Image credits: Wokandapix from Pixabay
/
Analysis

Strength in PPAs in the Face of Uncertainty

By Cas Biekmann | Thu, 08/05/2021 - 12:26

Although Mexico’s electricity market is one of the youngest, it has already gone through various stages: from unhindered opportunity to wavering uncertainty. But for the country’s offtakers and power producers, stability and certainty are crucial for long-term commitments. How are power purchase agreements (PPAs) developing within this framework? MBN’s experts outline the issue.

After Mexico formally liberated its energy market, private companies could suddenly take control of their energy portfolio. With the previous monopoly moved off the table, state-owned utility CFE was no longer the only option for those who had never opted for an investment-heavy but lucrative self-supply scheme. Any entity with a demand over 1MW and willing to register as a qualified user (QU) through CRE could suddenly choose from a myriad of clean and cost-effective energy options in the newly founded electricity market.

Because electricity costs often rank high in companies’ expenses, the lower prices and cleaner energy supply found in the electricity market became immediately attractive. But the options available to offtakers can be somewhat overwhelming. “Companies are often unsure whether they should approach a qualified supplier, install their own power plant or stay in their current scheme,” said Valeria Vázquez, Partner at Deloitte to MBN.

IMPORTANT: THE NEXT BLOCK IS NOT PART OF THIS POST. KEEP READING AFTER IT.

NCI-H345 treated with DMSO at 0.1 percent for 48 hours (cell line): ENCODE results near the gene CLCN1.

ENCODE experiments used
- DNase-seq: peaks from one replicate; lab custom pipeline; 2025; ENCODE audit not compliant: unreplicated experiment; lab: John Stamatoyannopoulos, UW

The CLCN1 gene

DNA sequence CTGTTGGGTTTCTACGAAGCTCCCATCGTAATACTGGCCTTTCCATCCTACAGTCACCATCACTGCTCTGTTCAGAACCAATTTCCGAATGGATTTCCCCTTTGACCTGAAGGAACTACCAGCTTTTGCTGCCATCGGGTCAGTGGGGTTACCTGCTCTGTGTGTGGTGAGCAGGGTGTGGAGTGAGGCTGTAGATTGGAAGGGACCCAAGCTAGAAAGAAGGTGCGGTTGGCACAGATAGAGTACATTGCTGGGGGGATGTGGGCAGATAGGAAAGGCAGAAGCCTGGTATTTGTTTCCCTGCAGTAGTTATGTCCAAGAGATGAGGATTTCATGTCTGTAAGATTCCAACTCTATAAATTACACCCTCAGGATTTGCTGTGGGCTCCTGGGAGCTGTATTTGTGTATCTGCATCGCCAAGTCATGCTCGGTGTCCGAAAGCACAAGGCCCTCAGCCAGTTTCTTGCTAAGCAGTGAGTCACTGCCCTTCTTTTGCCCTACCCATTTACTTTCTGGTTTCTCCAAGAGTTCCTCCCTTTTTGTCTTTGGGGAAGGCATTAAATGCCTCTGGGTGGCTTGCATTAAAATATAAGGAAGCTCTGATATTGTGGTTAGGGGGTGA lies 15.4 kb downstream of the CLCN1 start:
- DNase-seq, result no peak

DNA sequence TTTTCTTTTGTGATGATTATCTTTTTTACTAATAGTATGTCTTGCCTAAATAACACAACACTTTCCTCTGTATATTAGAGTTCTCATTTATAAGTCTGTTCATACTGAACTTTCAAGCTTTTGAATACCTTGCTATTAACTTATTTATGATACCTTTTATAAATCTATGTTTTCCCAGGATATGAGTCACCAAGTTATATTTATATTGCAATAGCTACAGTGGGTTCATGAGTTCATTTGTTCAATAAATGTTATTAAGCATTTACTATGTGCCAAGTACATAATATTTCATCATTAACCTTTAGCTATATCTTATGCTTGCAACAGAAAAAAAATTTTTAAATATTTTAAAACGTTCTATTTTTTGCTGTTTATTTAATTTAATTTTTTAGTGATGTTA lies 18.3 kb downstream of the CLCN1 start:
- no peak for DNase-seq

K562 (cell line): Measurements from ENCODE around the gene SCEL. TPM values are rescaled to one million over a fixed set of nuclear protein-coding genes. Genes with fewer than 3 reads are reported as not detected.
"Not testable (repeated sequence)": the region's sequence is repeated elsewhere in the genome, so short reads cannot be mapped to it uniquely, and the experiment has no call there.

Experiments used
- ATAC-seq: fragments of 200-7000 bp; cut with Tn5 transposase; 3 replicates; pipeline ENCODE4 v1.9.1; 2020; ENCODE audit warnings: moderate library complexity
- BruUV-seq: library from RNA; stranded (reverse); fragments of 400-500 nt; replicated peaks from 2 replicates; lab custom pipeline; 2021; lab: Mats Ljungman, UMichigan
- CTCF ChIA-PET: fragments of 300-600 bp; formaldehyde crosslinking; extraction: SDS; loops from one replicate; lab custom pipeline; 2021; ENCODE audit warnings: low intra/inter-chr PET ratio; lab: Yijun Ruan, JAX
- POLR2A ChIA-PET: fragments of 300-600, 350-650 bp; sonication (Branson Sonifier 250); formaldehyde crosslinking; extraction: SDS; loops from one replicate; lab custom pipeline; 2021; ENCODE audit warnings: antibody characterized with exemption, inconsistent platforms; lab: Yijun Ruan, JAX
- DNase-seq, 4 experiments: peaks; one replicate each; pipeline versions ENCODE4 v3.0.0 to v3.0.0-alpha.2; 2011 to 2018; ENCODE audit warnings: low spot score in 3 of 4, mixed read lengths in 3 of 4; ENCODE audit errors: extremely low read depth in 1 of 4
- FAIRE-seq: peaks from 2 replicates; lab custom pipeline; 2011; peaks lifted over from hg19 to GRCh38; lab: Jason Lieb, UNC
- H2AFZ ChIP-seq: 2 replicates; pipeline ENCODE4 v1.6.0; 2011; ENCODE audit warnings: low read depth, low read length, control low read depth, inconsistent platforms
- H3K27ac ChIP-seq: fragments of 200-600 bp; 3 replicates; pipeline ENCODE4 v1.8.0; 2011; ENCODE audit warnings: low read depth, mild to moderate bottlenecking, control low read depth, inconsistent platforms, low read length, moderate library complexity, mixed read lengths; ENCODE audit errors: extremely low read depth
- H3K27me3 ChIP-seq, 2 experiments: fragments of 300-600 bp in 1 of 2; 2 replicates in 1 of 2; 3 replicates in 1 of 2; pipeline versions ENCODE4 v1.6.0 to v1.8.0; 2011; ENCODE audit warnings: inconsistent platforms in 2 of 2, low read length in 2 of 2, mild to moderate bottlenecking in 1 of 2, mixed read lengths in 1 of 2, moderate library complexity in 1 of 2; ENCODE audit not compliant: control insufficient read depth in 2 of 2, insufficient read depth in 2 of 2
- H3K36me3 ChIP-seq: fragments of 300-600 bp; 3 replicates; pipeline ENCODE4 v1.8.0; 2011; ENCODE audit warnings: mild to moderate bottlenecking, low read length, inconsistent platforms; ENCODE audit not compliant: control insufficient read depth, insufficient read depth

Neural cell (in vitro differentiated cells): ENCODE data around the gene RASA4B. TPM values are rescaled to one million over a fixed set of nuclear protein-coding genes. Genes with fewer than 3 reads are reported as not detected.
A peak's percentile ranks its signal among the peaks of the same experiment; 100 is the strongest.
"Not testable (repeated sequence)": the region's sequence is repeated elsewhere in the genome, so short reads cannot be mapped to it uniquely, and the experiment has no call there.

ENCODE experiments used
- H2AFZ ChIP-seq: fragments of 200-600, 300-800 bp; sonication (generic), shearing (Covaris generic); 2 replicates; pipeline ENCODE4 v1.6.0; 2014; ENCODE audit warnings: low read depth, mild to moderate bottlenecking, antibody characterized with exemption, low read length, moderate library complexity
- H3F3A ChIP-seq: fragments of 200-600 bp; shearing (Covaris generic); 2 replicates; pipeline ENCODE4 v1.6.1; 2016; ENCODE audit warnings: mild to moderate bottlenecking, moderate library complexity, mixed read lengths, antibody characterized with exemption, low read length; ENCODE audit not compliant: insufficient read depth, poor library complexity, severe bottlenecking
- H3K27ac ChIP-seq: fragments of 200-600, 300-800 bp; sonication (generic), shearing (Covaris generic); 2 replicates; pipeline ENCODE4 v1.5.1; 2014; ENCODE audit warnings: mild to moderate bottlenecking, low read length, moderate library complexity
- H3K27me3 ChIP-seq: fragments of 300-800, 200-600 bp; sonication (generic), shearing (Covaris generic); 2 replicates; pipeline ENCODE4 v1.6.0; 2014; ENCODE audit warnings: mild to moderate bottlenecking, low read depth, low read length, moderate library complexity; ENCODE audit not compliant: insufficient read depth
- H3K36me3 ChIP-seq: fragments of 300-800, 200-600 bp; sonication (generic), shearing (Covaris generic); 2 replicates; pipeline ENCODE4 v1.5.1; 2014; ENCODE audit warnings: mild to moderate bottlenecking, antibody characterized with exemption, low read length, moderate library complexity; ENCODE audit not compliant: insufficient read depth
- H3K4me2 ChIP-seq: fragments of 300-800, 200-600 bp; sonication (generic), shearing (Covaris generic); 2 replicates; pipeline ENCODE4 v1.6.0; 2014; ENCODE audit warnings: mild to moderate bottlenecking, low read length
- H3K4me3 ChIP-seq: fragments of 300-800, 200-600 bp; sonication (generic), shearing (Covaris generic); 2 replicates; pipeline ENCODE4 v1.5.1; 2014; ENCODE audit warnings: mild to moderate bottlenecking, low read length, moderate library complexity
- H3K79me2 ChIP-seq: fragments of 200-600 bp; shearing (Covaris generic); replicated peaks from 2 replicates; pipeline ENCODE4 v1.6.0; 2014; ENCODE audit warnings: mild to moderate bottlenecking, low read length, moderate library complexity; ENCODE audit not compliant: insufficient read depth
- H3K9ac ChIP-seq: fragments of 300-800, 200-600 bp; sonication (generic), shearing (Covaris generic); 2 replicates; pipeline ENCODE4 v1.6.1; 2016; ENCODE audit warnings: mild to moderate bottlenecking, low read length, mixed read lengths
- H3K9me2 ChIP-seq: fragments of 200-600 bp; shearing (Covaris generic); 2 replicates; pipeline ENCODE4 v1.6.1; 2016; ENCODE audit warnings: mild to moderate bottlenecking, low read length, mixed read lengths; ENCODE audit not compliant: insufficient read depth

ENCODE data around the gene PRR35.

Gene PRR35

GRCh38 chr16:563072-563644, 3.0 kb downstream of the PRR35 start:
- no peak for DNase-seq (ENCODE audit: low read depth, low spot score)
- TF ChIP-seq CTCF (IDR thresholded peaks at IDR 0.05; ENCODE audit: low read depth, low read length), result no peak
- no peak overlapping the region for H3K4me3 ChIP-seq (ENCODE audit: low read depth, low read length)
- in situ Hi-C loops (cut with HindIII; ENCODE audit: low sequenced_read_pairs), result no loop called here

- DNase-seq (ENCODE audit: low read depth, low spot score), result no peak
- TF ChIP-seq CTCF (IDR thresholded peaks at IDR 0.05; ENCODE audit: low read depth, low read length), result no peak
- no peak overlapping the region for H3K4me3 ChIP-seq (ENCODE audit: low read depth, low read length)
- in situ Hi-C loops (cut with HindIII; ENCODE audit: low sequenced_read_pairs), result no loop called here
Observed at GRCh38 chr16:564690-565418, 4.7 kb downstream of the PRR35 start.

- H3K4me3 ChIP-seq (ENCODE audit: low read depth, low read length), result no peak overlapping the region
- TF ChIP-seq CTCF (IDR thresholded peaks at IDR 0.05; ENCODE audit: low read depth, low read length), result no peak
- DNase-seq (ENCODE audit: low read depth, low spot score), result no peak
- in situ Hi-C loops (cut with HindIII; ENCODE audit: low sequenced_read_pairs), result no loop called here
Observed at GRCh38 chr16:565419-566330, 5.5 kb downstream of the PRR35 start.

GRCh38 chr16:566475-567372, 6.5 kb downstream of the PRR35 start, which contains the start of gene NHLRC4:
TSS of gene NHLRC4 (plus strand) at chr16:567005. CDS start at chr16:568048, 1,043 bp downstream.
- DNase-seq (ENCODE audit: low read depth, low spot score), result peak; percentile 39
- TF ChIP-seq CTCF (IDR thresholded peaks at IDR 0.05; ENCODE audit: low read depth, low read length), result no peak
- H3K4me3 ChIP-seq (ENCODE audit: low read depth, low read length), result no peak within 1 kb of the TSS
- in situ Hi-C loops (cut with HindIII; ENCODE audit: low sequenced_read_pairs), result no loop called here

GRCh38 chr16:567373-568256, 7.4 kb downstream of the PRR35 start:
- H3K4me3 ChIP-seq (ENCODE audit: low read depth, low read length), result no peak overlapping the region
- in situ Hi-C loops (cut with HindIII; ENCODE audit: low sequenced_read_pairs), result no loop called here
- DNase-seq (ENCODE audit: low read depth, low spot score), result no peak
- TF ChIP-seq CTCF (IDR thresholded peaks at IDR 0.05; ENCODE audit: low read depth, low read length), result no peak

Long-term PPAs, a standard in the US market from which Mexico’s wholesale electricity market (WEM) was modeled after, offer a concise answer to those not sure what to decide. These contracts often involve long periods of around 15 years, which can be intimidating to offtakers. After all, who really knows where they will be after that time, let alone what the wider world will look like? Nevertheless, the clear benefits that PPAs offer can kick such anxieties to the curb.

By locking in energy prices for the long term at a discount, offtakers are protected from future fluctuations. Meanwhile, by going for clean energy, companies can tout their lower CO2 emissions without needing to face the complicated operations related to on-site power generation. Renewable energy might be intermittent but its costs are easy to predict compared to natural gas-fueled projects that are tied to the costs of the raw material, giving another boost to PPAs. For project developers, obtaining the necessary financing for power plants can be nearly impossible without signing PPAs beforehand, meaning that they are also keen on signing these contracts.

 

Urgency to Decarbonize Grows Regardless of Uncertainty